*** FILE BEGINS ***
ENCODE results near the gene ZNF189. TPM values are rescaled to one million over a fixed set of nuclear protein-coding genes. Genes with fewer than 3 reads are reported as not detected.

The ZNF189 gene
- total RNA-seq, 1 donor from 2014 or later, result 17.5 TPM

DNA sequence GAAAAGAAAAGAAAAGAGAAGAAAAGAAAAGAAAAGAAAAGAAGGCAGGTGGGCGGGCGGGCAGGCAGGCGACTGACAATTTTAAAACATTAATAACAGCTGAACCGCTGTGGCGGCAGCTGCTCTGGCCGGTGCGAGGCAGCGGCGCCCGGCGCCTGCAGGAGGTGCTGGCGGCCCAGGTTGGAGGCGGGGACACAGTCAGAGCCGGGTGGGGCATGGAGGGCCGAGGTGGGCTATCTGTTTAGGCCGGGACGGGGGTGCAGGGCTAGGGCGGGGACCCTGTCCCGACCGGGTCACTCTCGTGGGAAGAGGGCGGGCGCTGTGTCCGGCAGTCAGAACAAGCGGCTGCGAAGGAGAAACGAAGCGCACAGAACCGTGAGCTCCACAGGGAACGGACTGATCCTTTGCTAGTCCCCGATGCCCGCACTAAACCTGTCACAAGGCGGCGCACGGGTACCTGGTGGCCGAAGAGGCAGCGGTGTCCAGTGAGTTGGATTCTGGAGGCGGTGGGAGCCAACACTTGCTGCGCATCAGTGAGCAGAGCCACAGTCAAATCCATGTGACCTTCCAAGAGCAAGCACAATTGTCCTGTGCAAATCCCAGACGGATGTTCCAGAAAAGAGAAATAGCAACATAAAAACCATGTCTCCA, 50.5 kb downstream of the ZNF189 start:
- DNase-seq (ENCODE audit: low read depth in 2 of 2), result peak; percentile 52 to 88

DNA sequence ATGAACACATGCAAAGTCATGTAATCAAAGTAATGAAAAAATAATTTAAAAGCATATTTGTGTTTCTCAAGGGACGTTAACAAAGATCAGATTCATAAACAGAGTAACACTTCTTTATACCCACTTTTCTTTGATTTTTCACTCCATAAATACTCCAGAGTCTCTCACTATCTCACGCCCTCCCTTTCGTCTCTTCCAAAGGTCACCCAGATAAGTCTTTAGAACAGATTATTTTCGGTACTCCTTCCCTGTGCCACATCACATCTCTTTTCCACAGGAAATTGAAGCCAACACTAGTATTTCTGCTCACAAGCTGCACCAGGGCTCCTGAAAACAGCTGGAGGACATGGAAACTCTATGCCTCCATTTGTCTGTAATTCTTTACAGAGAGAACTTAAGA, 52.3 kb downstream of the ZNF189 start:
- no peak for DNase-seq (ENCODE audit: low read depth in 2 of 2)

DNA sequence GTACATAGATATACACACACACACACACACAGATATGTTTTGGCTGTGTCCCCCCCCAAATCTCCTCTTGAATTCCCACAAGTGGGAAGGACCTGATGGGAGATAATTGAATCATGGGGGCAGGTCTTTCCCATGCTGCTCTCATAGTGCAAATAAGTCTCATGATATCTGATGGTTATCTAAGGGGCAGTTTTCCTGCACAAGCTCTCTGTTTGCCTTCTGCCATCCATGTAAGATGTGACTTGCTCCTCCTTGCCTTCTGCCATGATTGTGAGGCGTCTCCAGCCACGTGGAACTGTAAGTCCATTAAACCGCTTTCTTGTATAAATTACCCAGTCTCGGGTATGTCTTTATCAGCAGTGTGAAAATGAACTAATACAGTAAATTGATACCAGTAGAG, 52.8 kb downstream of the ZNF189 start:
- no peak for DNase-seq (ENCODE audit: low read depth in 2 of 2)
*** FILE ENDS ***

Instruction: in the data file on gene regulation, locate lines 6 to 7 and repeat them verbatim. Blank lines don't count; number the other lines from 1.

DNA sequence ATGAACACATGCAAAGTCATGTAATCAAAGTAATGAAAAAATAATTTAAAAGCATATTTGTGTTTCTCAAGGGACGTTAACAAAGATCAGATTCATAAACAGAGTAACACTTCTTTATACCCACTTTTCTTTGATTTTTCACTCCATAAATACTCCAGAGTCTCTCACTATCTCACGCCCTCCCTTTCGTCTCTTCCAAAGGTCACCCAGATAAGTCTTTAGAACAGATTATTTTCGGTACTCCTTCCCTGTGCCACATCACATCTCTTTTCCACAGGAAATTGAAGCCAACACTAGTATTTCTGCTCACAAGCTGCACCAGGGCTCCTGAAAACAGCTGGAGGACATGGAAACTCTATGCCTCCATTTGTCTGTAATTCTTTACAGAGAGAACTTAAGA, 52.3 kb downstream of the ZNF189 start:
- no peak for DNase-seq (ENCODE audit: low read depth in 2 of 2)